I was struck by his personal reliance on Michael Mann's so-called "hockey stick" graph, adopted uncritically in the 2001 IPCC 3rd Report, which had been pretty thoroughly discredited by the time the book was written (and which has all but disappeared from the 2007 IPCC 4th Report). If his fear of man made global warming is based primarily on this work, then I am reassured that it is probably not as bad as it seemed.
Lovelock quotes Dick Taverne (March of Unreason) warmly for criticising the greens' "impractical romanticism". I would disagree that that is a fair synopsis of Taverne's book, but in any case in his recommendation of the adoption of the "precautionary principle" he ignores one of Taverne's principal criticisms, that overcaution without a scientific basis threatens economic progress that can lift millions out of poverty.
Finally, Lovelock's arguments encompass warming and cooling trends over a variety of timescales, from the geological epochs, the last 100,000 years and the last hundred. He states that we are in an interglacial period, then that it has been hotter in he past. I found it hard to identify a pattern in this. He talks about a gradually warming sun, but not of any other cycles that might affect the sun's warming of the Earth. Svensmark's (more recent) book provides a coherent explanation of solar and galactic effects, and I am aware of others.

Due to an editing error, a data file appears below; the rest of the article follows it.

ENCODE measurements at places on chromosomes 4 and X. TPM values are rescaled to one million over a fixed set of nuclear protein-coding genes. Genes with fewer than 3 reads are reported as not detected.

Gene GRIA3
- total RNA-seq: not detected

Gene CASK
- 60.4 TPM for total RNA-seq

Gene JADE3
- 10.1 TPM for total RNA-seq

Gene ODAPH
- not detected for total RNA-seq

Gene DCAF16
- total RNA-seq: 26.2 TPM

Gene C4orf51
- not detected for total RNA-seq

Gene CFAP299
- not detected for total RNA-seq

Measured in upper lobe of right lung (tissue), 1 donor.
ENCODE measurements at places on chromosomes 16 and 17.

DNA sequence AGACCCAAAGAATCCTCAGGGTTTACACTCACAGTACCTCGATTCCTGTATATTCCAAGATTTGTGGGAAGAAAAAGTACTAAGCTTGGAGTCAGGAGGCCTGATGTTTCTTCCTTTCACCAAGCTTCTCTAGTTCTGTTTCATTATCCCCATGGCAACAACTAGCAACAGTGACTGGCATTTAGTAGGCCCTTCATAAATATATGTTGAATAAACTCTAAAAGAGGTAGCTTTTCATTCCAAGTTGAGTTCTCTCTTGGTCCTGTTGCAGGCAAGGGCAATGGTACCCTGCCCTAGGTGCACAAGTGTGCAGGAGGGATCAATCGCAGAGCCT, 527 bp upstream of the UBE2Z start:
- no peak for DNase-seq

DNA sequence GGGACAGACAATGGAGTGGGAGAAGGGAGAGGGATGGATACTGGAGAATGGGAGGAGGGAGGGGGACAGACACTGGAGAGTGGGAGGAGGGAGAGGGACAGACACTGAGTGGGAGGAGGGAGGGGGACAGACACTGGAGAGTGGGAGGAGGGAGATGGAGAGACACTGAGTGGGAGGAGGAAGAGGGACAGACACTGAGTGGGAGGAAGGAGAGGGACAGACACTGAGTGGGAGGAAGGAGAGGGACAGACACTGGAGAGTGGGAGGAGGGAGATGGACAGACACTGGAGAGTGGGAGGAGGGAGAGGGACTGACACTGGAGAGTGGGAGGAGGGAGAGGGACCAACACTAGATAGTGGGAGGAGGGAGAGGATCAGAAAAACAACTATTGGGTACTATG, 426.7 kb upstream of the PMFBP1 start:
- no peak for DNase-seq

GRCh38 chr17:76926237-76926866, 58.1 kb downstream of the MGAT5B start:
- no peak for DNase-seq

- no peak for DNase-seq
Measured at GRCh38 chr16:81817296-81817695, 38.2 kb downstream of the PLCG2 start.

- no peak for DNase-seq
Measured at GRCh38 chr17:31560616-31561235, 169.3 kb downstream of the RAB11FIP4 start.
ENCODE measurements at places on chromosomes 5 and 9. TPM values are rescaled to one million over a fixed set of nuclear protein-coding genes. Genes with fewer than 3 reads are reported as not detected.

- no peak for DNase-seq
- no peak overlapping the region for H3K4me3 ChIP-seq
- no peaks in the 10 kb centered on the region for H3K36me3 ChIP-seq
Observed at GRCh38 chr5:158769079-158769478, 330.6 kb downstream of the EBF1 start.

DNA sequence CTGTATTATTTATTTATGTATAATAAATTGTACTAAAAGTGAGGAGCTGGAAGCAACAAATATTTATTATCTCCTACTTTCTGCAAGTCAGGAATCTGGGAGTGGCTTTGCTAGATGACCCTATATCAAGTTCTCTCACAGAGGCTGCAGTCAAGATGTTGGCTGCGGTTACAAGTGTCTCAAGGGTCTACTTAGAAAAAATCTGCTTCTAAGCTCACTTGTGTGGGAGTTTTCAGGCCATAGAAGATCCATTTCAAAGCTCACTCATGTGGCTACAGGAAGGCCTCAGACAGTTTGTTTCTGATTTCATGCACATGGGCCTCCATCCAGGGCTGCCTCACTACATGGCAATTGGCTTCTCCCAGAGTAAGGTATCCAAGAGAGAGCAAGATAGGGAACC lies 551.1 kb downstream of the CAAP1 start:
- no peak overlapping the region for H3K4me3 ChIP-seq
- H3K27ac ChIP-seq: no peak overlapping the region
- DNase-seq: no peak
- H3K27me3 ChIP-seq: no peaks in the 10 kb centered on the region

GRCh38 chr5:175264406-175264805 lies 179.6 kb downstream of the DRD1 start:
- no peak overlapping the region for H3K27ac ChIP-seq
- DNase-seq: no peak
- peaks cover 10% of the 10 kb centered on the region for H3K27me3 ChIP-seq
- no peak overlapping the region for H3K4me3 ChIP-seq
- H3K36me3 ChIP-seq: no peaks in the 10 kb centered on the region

That having been said, the book is evidence that, back in 2005, Lovelock and others predicted that warming was occurring, (however it was caused). He predicted the opening of the North-West Passage, which indeed did happen this year. CO2 and CH4 may be contributing to this, and (by my reading at least) science cannot reliably tell us how much and to what eventual effect. What, then, of what Lovelock recommendations as to what we do about it?